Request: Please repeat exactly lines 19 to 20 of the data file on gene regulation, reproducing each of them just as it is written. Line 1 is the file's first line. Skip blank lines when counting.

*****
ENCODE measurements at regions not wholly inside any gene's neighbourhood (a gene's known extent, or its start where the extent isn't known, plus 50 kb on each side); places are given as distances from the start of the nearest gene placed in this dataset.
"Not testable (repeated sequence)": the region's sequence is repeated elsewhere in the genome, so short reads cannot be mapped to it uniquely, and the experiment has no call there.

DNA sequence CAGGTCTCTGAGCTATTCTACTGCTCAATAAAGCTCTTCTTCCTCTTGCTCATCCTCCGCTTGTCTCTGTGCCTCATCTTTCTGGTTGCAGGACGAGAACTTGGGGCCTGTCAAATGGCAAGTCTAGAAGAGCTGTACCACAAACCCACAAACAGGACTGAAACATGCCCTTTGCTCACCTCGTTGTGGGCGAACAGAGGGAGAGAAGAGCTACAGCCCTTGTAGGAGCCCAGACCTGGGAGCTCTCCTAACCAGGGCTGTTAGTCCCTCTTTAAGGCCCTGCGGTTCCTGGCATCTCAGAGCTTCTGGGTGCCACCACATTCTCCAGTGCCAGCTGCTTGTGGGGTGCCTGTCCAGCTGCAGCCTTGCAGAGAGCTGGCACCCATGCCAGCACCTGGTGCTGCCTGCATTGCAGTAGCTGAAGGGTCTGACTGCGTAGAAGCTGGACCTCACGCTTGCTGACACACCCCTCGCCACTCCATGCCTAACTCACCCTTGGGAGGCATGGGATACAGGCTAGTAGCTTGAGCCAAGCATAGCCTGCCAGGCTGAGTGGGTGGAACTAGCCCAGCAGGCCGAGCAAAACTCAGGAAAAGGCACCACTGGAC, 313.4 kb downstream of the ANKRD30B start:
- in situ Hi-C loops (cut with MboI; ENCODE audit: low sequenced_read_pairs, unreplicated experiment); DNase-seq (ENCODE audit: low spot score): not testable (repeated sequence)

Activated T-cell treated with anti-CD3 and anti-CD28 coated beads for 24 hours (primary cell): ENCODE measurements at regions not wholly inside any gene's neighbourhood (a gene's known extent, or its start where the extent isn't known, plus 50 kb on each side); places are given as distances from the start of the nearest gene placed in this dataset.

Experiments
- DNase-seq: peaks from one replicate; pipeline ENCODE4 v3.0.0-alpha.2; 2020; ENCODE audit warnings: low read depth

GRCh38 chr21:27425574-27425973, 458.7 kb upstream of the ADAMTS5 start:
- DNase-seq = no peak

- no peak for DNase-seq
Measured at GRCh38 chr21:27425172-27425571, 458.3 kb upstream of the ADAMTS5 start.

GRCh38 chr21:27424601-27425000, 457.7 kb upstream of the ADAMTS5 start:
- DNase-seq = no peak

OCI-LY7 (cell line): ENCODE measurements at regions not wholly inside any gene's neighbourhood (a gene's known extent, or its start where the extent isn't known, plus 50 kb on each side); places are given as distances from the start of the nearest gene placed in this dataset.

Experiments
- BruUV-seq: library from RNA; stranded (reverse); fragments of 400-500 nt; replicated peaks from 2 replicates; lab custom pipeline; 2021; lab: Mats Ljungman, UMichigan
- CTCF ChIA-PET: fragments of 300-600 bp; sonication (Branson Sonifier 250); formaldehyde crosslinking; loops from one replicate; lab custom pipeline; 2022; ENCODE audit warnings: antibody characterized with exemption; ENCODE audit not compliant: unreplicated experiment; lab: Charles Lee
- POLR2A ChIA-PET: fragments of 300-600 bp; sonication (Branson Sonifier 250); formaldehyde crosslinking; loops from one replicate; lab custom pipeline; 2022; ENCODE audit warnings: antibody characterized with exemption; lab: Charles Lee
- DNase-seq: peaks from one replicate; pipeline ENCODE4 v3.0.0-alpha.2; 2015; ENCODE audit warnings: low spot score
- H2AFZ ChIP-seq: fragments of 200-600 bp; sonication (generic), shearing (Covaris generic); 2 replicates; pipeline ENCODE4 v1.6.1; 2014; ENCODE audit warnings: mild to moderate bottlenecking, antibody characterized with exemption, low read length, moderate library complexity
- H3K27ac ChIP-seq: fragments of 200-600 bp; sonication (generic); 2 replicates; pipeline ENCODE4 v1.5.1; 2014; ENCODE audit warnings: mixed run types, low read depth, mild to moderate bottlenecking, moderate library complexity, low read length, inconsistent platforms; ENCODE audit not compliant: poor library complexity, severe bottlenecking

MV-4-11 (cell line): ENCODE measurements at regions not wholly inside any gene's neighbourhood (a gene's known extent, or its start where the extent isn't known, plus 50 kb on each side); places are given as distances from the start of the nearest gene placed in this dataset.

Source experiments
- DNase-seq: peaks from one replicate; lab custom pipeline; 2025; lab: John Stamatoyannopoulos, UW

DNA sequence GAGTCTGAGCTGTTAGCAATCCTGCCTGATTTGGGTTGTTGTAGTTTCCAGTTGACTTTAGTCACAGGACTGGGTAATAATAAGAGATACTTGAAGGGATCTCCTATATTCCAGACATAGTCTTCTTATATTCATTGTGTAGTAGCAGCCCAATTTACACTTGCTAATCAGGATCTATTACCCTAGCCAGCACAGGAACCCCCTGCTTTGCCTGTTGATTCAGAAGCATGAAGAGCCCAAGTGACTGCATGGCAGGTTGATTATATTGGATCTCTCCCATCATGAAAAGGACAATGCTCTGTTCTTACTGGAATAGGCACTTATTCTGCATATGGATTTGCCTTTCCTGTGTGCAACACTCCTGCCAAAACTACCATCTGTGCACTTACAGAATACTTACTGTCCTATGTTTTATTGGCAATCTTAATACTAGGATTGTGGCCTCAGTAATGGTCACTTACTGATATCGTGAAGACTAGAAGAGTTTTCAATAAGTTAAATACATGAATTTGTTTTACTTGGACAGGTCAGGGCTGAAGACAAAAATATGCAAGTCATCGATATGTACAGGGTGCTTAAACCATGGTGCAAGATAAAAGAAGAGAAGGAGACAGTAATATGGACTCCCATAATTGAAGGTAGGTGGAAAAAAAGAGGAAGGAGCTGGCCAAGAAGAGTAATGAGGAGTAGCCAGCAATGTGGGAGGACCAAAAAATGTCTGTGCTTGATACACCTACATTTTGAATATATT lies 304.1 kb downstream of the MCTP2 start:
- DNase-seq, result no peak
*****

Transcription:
- DNase-seq: peaks from one replicate; pipeline ENCODE4 v3.0.0-alpha.2; 2015; ENCODE audit warnings: low spot score
- H2AFZ ChIP-seq: fragments of 200-600 bp; sonication (generic), shearing (Covaris generic); 2 replicates; pipeline ENCODE4 v1.6.1; 2014; ENCODE audit warnings: mild to moderate bottlenecking, antibody characterized with exemption, low read length, moderate library complexity